Posted in Comic Books/Graphic Novels

Weekly Comic 100s: Star Wars, Bad Mother, Disaster Inc., and More!

***”Weekly Comic 100s” keeps it nice and simple. Comic book reviews in 100 words or less. Straight, concise, and to the point.***

By Rob Siebert
Fanboy Wonder

TITLE: Star Wars #5
AUTHOR: Charles Soule
ARTISTS: Jesus Saiz, Arif Prianto & Dan Brown (Colorists), Clayton Cowles (Letterer). Cover by R.B. Silva & Guru-eFX.
August 5, 2020

This new Star Wars series hasn’t been doing it for me thus far. It had Luke and Lando go back to Cloud City for a really stupid reason. It’s about to give Luke a yellow lightsaber right after he lost his father’s. Now in this issue he meets yet another Force user, who I assume is going to serve as a mentor. Even though adding another person in that role dilutes the impact of Obi-Wan and Yoda.

In exploring the year between Empire and Jedi, I’m starting to think we should have kept Shadows of the Empire as canon.

TITLE: Bad Mother #1 (of 5)
AUTHOR: Christa Faust
ARTISTS: Mike Deodato Jr., Lee Loughridge (Colorist), Dezi Sienty (Letterer)
August 5, 2020

Bad Mother feels a little bit like Taken if the lead role were gender-swapped. Granted, April Walters doesn’t have that “particular set of skills.” But the cover certainly suggests a big attitude change is coming. I’m expecting something cathartic and suitably gory out of this one.

I’m definitely excited to see what Mike Deodato Jr does with this material, as he fares quite well here. There’s one exception, though: Based on the cover and the first page, I thought April might be pregnant. Whoops.

TITLE: Disaster Inc #2
AUTHOR: Joe Harris
ARTISTS: Sebastian Piriz, Carlos M. Mangual (Letterer). Cover by Andy Clarke & Jose Villarrubia.
August 5, 2020

The industry hiatus caused by COVID-19 did no favors for Disaster Inc. It took me a decent amount of time to re-familiarize myself with the real-life disaster it’s based on. But once you start to pick up momentum in that respect, you fall back into it.

We get to explore our setting a little bit in this issue, which is nice. We also dive into some samurai folklore, which obviously lends itself to our monster/killer. All in all, a solid sophomore issue with some great art and colors by Sebastian Piriz.

TITLE: Giant-Size X-Men: Nightcrawler
AUTHORS: Jonathan Hickman, Alan Davis
ARTISTS: Davis, Carlos Lopez (Colorist), Clayton Cowles (Letterer). Cover by Davis & Edgar Delgado.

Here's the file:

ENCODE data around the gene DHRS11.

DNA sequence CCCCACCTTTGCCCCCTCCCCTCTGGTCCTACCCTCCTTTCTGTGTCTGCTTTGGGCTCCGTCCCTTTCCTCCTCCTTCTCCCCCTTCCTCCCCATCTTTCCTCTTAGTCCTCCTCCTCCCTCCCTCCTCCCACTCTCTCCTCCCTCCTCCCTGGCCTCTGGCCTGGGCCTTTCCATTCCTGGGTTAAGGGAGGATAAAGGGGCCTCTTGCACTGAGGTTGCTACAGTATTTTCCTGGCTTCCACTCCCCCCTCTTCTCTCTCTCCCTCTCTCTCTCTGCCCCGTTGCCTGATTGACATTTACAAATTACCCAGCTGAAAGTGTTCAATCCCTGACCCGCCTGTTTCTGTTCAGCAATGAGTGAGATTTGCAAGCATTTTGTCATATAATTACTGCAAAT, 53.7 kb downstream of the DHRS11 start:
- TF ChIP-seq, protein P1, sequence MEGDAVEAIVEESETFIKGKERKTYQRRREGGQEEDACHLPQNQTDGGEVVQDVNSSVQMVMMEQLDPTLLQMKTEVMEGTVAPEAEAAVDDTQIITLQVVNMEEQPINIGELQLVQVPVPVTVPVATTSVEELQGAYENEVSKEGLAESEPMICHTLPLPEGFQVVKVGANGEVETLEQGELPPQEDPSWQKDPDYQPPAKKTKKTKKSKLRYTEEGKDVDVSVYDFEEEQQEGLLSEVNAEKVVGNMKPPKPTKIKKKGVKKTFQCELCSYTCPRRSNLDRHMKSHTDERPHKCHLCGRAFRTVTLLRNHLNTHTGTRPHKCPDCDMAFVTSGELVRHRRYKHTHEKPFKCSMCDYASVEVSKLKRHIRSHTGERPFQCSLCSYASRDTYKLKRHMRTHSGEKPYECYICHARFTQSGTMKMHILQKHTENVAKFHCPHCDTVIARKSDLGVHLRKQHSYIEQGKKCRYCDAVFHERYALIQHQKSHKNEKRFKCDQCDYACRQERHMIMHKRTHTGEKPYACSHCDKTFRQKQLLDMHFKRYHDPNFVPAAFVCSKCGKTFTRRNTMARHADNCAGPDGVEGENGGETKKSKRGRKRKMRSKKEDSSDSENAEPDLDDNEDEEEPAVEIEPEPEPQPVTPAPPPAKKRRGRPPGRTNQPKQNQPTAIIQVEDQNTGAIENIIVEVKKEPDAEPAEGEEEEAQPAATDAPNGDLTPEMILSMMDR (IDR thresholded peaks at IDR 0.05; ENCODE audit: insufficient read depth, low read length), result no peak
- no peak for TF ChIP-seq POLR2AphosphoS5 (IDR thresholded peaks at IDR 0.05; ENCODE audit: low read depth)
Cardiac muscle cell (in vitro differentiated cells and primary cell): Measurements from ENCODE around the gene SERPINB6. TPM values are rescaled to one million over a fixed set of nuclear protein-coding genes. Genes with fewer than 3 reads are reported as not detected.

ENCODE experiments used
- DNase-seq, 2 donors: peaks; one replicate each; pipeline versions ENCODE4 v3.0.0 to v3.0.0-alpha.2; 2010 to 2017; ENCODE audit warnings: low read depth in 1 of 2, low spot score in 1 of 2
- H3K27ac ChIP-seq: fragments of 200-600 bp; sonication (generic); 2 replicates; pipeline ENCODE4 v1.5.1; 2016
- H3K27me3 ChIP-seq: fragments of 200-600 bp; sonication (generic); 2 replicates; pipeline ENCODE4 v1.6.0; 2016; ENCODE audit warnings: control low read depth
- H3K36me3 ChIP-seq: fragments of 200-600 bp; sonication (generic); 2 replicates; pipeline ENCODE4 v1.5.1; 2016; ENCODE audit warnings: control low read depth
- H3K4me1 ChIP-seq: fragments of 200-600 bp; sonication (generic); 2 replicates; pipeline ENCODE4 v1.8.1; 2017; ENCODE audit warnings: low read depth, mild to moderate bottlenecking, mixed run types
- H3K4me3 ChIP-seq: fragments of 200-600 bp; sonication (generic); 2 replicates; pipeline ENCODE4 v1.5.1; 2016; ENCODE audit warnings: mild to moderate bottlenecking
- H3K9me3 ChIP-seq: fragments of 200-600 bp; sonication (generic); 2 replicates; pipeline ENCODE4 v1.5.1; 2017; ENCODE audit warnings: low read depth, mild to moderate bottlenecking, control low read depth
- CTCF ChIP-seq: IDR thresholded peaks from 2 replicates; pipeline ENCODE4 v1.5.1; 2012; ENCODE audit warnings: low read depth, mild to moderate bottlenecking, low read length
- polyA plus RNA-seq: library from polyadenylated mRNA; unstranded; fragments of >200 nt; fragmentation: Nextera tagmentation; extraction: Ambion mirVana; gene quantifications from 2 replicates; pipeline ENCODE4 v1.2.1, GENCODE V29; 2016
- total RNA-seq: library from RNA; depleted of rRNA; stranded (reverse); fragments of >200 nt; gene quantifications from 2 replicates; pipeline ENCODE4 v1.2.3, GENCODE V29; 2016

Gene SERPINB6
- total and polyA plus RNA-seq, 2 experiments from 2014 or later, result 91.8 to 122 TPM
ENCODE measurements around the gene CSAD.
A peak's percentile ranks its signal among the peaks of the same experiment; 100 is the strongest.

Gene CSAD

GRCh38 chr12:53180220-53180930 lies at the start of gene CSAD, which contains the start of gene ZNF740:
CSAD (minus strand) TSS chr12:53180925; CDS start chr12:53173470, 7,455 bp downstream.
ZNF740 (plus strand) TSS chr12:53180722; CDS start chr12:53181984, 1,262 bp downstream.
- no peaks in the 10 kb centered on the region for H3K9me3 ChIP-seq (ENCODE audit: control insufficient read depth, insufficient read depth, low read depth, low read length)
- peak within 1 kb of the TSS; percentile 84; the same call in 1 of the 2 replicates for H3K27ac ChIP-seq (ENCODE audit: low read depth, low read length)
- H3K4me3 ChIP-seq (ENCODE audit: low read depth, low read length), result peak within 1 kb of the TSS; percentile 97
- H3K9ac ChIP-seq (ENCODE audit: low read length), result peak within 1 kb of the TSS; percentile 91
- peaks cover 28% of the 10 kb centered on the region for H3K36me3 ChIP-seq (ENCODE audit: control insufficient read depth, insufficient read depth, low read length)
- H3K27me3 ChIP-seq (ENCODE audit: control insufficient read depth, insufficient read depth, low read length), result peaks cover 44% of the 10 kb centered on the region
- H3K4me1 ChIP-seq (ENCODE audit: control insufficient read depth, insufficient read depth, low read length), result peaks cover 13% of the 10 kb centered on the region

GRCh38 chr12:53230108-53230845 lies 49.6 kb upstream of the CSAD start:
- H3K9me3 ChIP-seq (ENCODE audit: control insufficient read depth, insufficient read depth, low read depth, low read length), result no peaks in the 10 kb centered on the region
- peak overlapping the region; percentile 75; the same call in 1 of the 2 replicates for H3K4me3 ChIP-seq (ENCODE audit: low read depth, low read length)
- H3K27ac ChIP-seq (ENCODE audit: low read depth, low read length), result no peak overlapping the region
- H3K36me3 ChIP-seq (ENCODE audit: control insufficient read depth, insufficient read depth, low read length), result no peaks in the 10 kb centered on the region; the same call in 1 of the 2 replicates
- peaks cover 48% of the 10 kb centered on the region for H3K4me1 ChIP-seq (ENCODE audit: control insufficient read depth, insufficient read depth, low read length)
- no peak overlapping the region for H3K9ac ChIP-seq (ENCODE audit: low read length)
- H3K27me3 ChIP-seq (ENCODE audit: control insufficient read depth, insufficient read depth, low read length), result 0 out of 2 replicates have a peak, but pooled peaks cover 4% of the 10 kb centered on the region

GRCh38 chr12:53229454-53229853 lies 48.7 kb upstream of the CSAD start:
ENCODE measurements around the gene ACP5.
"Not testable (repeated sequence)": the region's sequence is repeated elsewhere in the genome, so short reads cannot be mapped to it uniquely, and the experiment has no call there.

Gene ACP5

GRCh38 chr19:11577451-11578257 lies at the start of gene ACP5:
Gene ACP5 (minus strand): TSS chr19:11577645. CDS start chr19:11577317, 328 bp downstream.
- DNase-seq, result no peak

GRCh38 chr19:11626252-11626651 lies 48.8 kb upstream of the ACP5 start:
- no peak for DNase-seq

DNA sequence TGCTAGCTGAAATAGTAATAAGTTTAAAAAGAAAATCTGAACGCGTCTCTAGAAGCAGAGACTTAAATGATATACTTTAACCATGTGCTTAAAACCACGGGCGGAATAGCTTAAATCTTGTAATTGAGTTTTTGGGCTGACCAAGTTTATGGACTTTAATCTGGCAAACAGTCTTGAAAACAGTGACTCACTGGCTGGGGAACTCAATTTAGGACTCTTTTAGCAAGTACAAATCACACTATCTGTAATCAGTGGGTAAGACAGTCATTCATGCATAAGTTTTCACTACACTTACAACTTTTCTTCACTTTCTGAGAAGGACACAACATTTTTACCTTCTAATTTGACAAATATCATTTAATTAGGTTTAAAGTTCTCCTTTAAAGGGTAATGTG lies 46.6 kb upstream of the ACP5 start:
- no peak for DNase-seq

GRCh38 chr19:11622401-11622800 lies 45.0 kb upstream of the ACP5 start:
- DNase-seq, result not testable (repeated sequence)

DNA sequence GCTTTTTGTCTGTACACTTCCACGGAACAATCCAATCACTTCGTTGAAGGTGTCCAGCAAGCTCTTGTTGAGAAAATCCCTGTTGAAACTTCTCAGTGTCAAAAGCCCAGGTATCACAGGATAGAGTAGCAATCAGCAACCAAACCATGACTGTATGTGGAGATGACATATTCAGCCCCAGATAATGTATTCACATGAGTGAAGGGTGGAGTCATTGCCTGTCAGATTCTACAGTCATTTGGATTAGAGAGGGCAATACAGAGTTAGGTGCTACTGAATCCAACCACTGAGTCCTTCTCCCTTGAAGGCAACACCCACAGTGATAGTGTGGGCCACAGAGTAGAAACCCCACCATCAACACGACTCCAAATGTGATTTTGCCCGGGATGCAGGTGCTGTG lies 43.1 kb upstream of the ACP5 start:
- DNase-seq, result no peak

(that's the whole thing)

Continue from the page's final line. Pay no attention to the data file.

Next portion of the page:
August 5, 2020

These Giant-Size X-Men titles are a little misleading. I come into them hoping for something tightly focused on the title character. But with the Magneto one, and now this Nightcrawler issue, that’s proving not to be the case. This is less about Kurt and more about the three other mutants that are with him.

This issue takes us back to the mansion in Westchester, which has apparently been abandoned for so long it’s being overrun by friggin’ vegetation. (Not to mention some aliens.) You’re telling me that thing wouldn’t sell? It’s the X-Mansion, for cryin’ out loud!

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Posted in Uncategorized

A Snowfall #1 Review – Winter is Coming Back

Snowfall #1 (2016)TITLE: Snowfall #1
AUTHOR: Joe Harris
PENCILLER: Martin Morazzo
PUBLISHER: Image Comics
PRICE: $3.99
RELEASED: February 17, 2016

By Rob Siebert
Editor, Fanboy Wonder

So Joe Harris and Martin Morazzo, the guys behind Great Pacific over at Image, have written a comic book about a world where it never snows. I’m not sure where these guys are from, but as a guy from Chicago, I think somebody needs to tell them a world without midwestern blizzards might not be all bad.

In the year 2045, the Earth has been forever altered by climate change. Due to atmospheric changes the Earth’s atmosphere has grown drier, and man has had to adapt to a lack of water resources. But when snow falls on upstate New York, it appears a weather-changing vigilante called the White Wizard has resurfaced…or has he?

Snowfall #1, 2016, interior, Martin MorazzoLike Great PacificSnowfall is somewhat politically charged. For the sake of neutrality, I’m simply looking at it as a quasi-post-apocalyptic comic. And as far as quasi-post-apocalyptic comics go, it’s pretty good. Harris makes the White Wizard a sort of fairy tale legend, giving him an added mystique within the story. The teenaged Anthony Farrow, more than familiar with the White Wizard’s exploits, seeks him out after many years in retirement. So we’ve got that returning hero vibe, which Harris and Marozzo put a nice twist on at the end. Early on we see the Cooperative States of America, i.e. the corporation-backed American government, have stormtroopers that can measure precipitation in the air. That adds nicely to the whole post-apocalyptic vibe.

Martin Morazzo gives us characters that are very expressive, if not realistic-looking. They convey emotion very well, particularly toward the end when the intensity cranks up. I would argue it’s not the prettiest stuff to look at, but it’s undeniably effective. We’ve got a great visual with the White Wizard, with the bright circular eyes looking out from the blackness under that hood. Morazzo also draws his snowflakes very large and detailed, as if they’re all those paper cut-outs kids make in school. It’s a little hokey, but it works with his style.

At this point, I’m not sold on the long-term potential of Snowfall. But I’m intrigued enough to come back for seconds. Harris and Morazzo have also proven themselves as a team with Great Pacific. The weather angle, whether we like it or not, is timely and current. If that’s what you enjoy, then Snowfall is worth a look.

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